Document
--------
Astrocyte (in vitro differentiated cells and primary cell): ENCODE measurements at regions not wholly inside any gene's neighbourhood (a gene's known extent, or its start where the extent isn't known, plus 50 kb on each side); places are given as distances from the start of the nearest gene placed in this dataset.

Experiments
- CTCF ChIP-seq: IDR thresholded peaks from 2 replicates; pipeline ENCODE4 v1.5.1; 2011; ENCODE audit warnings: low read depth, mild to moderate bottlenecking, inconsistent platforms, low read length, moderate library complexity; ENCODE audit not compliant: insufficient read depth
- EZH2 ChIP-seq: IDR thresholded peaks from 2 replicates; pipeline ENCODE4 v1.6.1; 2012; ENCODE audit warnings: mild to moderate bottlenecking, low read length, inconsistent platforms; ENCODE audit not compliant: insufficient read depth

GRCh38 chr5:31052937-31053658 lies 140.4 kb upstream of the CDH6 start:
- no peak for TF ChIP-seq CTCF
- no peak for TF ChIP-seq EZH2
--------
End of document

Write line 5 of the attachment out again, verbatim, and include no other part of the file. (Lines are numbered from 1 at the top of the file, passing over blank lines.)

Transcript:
GRCh38 chr5:31052937-31053658 lies 140.4 kb upstream of the CDH6 start: